Thursday, August 27, 2009
(Barclays) Liberty National and the FedEx
Am I a fan of the FedEx Cup? Naw, I think it's silly because it's not a real playoff. In a real playoff everyone starts anew, that's the whole point. Until they fix that, it's going to be second rate. I also don't think that golf lends itself to "Playoffs" after a "Season" very well. That said, we have one of the more interesting experiments in golf to watch on the television this week. I'll tip my hand and say I really really liked and even more respected this golf course. These who know me will now be a little puzzled.
What's must see Golf on TV is The Golf Course. It is spectacular and will give the pros fits. They won't know what to think. American Professionals often say that they most respect water as the penalty is so exact - do or die. I hope that they show on TV enough of the fellows not on their game this week.
Par 3 Fourth
Liberty National and Bayonne Golf Club have come into being at more or less the same time. Bayonne has garnered comments such as completely artificial and completely engaging. A bit of Ireland in New Jersey. A great links-style course, America's best Faux Links. Stuff like that. Liberty National has been fairly summarily dismissed by the so-called cognoscenti, (the gca Kool-Aiders) and many raters. I have to say that I have played both and gave each a thorough going over in the architectural analysis department. Liberty National was built to be hard, very hard. It truly was built to test the world's most skilled professional players like no other course. Paul Firestone of Reebok spent maybe $165 Million on this course, perhaps the most expensive course when it was finished. I played it with a very veteran GolfWeek Rater with over a thousand courses under his belt and my wife on a very hot, very steamy day at 6500 yards and I want no part of it at 7400 yards as it was tough enough for me at 6500. It is indeed very hard and penal but it is very interesting.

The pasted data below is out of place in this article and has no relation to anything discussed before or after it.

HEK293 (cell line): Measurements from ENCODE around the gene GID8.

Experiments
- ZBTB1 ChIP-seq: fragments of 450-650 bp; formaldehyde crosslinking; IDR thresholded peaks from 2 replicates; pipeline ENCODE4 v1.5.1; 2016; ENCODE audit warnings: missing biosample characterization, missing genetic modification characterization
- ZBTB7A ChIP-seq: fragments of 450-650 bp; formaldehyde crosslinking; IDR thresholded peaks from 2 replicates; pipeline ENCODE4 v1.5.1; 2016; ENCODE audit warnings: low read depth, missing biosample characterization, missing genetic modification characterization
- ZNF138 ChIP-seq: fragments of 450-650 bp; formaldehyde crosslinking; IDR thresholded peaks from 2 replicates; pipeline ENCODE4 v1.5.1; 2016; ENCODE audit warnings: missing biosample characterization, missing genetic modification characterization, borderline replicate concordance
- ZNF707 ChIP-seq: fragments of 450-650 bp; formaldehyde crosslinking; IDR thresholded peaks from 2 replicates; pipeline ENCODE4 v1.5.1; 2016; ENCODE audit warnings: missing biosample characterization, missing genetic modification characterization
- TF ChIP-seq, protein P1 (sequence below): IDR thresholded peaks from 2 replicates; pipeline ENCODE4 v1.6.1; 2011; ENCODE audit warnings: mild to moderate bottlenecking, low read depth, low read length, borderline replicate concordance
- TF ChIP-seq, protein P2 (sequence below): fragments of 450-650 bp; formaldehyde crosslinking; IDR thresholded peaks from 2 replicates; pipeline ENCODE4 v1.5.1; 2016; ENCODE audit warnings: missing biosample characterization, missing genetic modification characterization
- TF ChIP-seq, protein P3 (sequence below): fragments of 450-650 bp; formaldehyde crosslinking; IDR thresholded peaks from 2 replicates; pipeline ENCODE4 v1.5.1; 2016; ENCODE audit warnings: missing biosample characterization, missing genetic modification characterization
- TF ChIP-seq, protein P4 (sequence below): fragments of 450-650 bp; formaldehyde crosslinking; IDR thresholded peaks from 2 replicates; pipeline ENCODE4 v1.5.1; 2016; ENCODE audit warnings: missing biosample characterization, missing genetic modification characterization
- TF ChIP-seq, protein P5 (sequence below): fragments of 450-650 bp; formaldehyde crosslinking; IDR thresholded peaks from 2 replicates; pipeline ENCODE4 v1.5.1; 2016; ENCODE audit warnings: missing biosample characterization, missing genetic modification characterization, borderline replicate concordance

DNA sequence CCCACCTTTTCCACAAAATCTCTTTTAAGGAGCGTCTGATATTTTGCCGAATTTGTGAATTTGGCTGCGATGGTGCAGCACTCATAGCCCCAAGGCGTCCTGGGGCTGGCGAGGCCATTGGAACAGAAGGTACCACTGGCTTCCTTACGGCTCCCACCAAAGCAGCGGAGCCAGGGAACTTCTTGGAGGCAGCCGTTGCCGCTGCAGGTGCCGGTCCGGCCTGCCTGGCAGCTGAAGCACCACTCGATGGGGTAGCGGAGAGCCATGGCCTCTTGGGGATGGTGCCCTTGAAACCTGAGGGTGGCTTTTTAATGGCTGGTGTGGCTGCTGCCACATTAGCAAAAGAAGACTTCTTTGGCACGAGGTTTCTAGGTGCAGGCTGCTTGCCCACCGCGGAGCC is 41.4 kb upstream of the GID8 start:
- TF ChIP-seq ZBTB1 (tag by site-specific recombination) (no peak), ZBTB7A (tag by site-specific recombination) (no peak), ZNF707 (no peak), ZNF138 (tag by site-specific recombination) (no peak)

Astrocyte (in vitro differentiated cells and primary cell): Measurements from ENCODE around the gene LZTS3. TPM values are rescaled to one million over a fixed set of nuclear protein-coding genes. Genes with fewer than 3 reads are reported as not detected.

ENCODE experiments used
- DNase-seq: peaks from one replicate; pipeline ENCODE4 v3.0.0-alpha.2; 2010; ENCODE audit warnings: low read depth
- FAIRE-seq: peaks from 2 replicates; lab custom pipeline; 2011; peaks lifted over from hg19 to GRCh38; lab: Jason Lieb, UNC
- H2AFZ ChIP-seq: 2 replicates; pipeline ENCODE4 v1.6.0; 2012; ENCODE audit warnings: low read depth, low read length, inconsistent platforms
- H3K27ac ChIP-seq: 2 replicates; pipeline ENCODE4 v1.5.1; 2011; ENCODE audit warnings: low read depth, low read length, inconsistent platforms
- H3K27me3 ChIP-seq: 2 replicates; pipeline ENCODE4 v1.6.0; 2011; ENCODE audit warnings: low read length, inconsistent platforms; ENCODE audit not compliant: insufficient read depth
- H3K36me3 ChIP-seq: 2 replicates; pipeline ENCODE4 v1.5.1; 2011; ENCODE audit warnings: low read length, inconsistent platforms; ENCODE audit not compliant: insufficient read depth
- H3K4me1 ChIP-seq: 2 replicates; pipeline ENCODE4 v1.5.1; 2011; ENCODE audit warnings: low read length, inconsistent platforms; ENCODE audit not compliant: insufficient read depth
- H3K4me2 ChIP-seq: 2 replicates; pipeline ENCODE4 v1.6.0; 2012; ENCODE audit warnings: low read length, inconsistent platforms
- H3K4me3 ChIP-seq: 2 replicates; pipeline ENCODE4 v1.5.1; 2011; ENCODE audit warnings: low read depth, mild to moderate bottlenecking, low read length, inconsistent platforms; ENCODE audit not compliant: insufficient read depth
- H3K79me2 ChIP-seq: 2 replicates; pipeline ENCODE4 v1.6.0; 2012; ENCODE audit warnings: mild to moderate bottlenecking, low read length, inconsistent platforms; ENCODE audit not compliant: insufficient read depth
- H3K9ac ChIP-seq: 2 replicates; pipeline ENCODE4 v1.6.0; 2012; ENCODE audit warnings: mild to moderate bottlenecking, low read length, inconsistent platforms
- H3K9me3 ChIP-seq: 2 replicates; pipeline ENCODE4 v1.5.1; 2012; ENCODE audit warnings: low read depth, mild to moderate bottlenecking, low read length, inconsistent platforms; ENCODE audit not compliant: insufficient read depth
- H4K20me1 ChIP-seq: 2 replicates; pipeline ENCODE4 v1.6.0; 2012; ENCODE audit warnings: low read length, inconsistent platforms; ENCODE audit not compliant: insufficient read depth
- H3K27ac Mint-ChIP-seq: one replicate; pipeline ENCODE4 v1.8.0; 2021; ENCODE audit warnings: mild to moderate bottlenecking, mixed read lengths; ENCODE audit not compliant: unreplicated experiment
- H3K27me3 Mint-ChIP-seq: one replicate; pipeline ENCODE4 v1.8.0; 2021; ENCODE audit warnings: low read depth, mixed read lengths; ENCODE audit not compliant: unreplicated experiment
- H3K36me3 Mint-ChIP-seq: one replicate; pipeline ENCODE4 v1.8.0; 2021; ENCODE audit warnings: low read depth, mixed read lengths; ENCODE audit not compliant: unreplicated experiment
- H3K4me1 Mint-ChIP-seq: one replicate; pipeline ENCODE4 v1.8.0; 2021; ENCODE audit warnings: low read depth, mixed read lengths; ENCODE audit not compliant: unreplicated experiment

Tee shot on five from start of hazard
Just to tell a little more than I usually do, our professional host asked the usual "How did you like the course"? And I very directly said "I liked it a lot, I saw what they were trying to do, they did it well and it's not a course I would want to play every day". The greens are very demanding and it is perhaps as demanding a driving golf course as you will play. Being on a windy site, the narrowed most preferred landing areas are going to be very challenging to hit. The green complexes are tough as nails and will interest you day in and day out. There is a moderate amount of water in play, way to much for the less or unskilled golfer playing the wrong tees. He told me I was the first rater to ever discover that -what the mission actually was. I told him and I meant it that it would be a great and very special place to watch the professionals try to deal with adversity, no one is going to tear this place up unless it's perfectly calm and the Hudson River will have something to say about that.
Tom Kite had a lot to say about how the green complexes were constructed - they are very contoured, varied in size (some very well) and a lot of short grass protects them. They are too hard for the average golfer at speed, he will be talking to himself. It is not a course for them.
I don't really expect a lot here to say that they think it's cool, but even though at first glance this course resembles a Florida Course, it is unlike any Florida Course. Anyone dismissing the course as that does not know architecture a whit, has an agenda or has not really looked at this golf course. It is a very good golf course, a better golf course of the kind they were shooting for by several orders of magnitude than what they did at Bayonne trying for a Faux Links (and failing in my opinion).
Liberty's other weakness is that three parcels were used and they don't join seamlessly. One parcel allowed this hole (14), a signature if you will, I have a pano to put in later, tune back.
Tune in on TV, my photos and some more comments will be coming later.